Circus of Fear (1966)
Take equal parts Christopher Lee, Klaus Kinski, Margaret Lee, Leo Genn, Suzy Kendall backed by producer Harry Alan Towers and director John Llewelyn Moxey and voila…… you have a perfect “B” flick for a rainy Sunday afternoon viewing.
None other than Mr. Kinski graces the screen in the opening shot that will see him as part of a gang about to heist an armored car in a daring broad daylight robbery that leaves one of the guards dead and the other a turncoat, working the inside committing the murder. Inspector Leo Genn is called into service and under the watchful eye of guest star and superior on the force, Cecil Parker, will begin to piece the clues together and recover the money while bringing the guilty gang members to justice.
When our inside man is to meet the silent backer who has remained anonymous and hand over the cash, he’ll find death awaits him at the sharp end of a dagger. The dagger in question might belong to a knife throwing act at the local circus. The red herrings are about to begin. When bank notes from the robbery are reported to the police, the trail leads Genn to the inner workings and people that populate the circus. This is where we will meet the most famous member of the acting troupe under the Harry Towers brand, Christopher Lee. There’s no mistaking that tall lanky frame and the baritone voice under the black hood that Lee wears for a good majority of the film. He’s the lion tamer employed by the circus and due to an accident working the large cats, must now wear the hooded veil to hide his scars.
Lee in any role should be considered a prime suspect and once again fits that bill marvelously.
Genn will be watching the day to day goings on under the big top and bear witness to the jealousies and blackmailing going on amongst the acts. Miss Margaret Lee is the sexy dish who serves as the lady pinned to the rotating board where her boyfriend the knife thrower will strategically place the daggers ever so close to her fine figure while the board she is strapped to twirls in circles. It’s a risqué job when one sees the jealousies that her knife wielding lover displays if she so much as looks at another man.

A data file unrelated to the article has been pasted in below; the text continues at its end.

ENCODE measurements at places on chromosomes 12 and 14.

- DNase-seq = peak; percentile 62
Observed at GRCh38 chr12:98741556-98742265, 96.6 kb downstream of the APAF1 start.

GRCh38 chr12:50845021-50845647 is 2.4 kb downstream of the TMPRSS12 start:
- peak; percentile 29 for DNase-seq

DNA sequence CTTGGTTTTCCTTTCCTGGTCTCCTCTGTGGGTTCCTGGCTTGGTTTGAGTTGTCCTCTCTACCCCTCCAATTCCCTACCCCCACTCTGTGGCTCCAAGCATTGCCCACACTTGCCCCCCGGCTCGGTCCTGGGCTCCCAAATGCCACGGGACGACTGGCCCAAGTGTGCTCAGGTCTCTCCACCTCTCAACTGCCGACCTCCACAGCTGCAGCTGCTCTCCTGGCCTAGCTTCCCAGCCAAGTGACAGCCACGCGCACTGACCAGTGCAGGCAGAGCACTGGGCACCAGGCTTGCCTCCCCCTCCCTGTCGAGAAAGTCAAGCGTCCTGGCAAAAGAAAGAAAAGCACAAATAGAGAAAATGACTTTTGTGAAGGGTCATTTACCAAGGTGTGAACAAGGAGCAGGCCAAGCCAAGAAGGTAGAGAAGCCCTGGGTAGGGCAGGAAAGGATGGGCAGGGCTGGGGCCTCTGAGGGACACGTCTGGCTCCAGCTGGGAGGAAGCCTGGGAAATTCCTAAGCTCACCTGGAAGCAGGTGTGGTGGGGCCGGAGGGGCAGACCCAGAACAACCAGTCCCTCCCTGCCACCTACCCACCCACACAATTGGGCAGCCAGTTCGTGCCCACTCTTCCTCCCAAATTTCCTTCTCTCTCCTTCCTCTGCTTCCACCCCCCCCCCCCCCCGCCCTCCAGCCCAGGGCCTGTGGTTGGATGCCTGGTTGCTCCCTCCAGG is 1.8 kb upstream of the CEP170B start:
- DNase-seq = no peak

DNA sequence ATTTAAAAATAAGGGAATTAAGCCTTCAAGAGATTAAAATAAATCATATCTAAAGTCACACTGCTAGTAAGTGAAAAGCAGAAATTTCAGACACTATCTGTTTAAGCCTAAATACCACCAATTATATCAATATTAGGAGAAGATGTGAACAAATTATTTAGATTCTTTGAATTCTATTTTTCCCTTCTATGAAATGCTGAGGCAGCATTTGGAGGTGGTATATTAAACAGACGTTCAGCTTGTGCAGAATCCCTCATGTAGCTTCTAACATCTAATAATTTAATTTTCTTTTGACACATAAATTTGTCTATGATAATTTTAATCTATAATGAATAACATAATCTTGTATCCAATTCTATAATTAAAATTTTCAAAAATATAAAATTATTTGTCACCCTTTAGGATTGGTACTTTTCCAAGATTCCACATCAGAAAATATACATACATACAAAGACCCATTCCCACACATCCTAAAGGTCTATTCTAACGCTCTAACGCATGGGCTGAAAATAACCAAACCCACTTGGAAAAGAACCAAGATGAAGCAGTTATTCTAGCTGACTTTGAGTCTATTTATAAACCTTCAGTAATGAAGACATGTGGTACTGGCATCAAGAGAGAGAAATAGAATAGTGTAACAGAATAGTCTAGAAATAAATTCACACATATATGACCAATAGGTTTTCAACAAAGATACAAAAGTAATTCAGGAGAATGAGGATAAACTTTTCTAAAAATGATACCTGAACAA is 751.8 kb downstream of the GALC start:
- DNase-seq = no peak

The plot will take a turn towards discovery when we see Chris Lee dip his hand into a suitcase full of cash and rush into a burning barn to save the hidden booty. Case solved? Not quite and when Klaus Kinski turns up at the circus looking for work, we know exactly what he’s trying to recover. Still to come is a high speed chase, hidden caves, people tumbling over cliffs and characters who are not quite what they seem with Inspector Genn following every step of the way.
Guided by a Peter Welbeck script (aka Harry Alan Towers) director Moxey gives us a workman like effort here that treats the viewers to a number of familiar faces. Moxey may be best known to genre fans as the man who helmed the 1960 Lee film City of the Dead (Horror Hotel) that seems to have rightly gathered a cult following as the years pass as well as the original Night Stalker that introduced Carl Kolchak to the television world. By the time of this production, Lee was known world wide due to his success in Hammer films and shared above the title billing with Genn where back in 1960’s Too Hot to Handle, Lee was strictly in support of Genn at the time. The pair would appear together once again in Tower’s 1970 production The Bloody Judge.
Kinski was a regular employee for Towers’ films as was Margaret Lee. Both of who also appeared with Lee in the Towers’ production of Five Golden Dragons. Both Dragons and Circus are out on a blu ray double feature combo from Blue Underground should you be looking to complete your Chris Lee collection as I am.